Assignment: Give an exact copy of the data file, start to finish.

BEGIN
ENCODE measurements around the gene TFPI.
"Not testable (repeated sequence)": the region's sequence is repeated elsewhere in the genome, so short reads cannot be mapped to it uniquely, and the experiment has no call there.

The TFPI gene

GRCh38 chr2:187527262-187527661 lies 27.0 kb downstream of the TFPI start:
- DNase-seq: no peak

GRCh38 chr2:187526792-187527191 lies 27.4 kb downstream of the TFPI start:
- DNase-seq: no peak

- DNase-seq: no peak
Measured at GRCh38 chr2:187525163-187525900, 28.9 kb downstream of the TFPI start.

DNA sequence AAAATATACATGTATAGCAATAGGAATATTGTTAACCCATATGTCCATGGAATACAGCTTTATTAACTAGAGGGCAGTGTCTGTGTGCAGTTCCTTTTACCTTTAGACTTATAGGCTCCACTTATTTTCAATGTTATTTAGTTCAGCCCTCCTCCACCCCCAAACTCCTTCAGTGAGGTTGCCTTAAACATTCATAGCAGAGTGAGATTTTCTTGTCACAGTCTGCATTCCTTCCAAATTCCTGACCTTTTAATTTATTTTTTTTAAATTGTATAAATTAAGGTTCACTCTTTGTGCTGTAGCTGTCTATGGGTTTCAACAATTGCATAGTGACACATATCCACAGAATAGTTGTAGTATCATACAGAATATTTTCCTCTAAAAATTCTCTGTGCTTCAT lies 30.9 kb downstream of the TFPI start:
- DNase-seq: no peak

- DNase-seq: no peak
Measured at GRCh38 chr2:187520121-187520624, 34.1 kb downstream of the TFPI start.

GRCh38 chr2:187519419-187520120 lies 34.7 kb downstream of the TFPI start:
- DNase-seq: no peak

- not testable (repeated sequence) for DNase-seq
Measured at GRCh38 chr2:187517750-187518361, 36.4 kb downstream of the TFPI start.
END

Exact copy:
ENCODE measurements around the gene TFPI.
"Not testable (repeated sequence)": the region's sequence is repeated elsewhere in the genome, so short reads cannot be mapped to it uniquely, and the experiment has no call there.

The TFPI gene

GRCh38 chr2:187527262-187527661 lies 27.0 kb downstream of the TFPI start:
- DNase-seq: no peak

GRCh38 chr2:187526792-187527191 lies 27.4 kb downstream of the TFPI start:
- DNase-seq: no peak

- DNase-seq: no peak
Measured at GRCh38 chr2:187525163-187525900, 28.9 kb downstream of the TFPI start.

DNA sequence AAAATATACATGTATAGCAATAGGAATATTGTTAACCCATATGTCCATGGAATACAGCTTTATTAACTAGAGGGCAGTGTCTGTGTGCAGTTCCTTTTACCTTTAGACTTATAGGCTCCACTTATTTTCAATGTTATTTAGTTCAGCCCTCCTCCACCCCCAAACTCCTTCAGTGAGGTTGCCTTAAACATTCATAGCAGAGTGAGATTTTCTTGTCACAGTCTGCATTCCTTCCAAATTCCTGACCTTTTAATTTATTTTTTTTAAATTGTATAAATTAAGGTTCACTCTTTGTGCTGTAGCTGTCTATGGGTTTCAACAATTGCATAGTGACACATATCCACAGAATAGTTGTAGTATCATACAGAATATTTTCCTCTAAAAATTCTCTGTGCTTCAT lies 30.9 kb downstream of the TFPI start:
- DNase-seq: no peak

- DNase-seq: no peak
Measured at GRCh38 chr2:187520121-187520624, 34.1 kb downstream of the TFPI start.

GRCh38 chr2:187519419-187520120 lies 34.7 kb downstream of the TFPI start:
- DNase-seq: no peak

- not testable (repeated sequence) for DNase-seq
Measured at GRCh38 chr2:187517750-187518361, 36.4 kb downstream of the TFPI start.